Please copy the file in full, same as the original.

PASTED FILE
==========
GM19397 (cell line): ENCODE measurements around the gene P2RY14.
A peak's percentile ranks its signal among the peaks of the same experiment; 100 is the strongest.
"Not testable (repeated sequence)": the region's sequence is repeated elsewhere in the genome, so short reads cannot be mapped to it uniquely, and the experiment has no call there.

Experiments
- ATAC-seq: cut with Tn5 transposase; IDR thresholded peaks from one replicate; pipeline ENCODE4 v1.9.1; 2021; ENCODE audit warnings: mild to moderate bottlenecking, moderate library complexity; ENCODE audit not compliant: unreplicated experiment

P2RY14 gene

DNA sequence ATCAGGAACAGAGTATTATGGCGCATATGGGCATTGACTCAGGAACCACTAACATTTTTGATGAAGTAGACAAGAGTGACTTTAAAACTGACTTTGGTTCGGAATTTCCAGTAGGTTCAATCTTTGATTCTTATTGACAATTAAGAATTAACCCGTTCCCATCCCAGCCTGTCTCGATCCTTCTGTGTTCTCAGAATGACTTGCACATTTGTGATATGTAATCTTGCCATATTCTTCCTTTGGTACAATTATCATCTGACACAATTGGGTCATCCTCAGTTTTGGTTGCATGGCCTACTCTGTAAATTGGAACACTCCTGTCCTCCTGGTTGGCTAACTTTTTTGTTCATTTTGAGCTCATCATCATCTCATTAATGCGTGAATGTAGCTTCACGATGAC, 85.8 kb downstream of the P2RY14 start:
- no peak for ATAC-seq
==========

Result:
GM19397 (cell line): ENCODE measurements around the gene P2RY14.
A peak's percentile ranks its signal among the peaks of the same experiment; 100 is the strongest.
"Not testable (repeated sequence)": the region's sequence is repeated elsewhere in the genome, so short reads cannot be mapped to it uniquely, and the experiment has no call there.

Experiments
- ATAC-seq: cut with Tn5 transposase; IDR thresholded peaks from one replicate; pipeline ENCODE4 v1.9.1; 2021; ENCODE audit warnings: mild to moderate bottlenecking, moderate library complexity; ENCODE audit not compliant: unreplicated experiment

P2RY14 gene

DNA sequence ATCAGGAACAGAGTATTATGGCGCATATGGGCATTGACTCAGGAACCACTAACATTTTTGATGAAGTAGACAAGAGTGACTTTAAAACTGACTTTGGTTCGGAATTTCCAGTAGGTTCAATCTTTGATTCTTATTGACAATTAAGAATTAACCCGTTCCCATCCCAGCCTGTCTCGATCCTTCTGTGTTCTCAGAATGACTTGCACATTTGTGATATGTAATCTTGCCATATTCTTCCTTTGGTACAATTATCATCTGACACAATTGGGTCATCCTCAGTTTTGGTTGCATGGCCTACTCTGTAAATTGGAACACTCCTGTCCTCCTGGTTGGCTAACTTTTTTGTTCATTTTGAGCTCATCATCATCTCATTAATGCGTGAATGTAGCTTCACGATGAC, 85.8 kb downstream of the P2RY14 start:
- no peak for ATAC-seq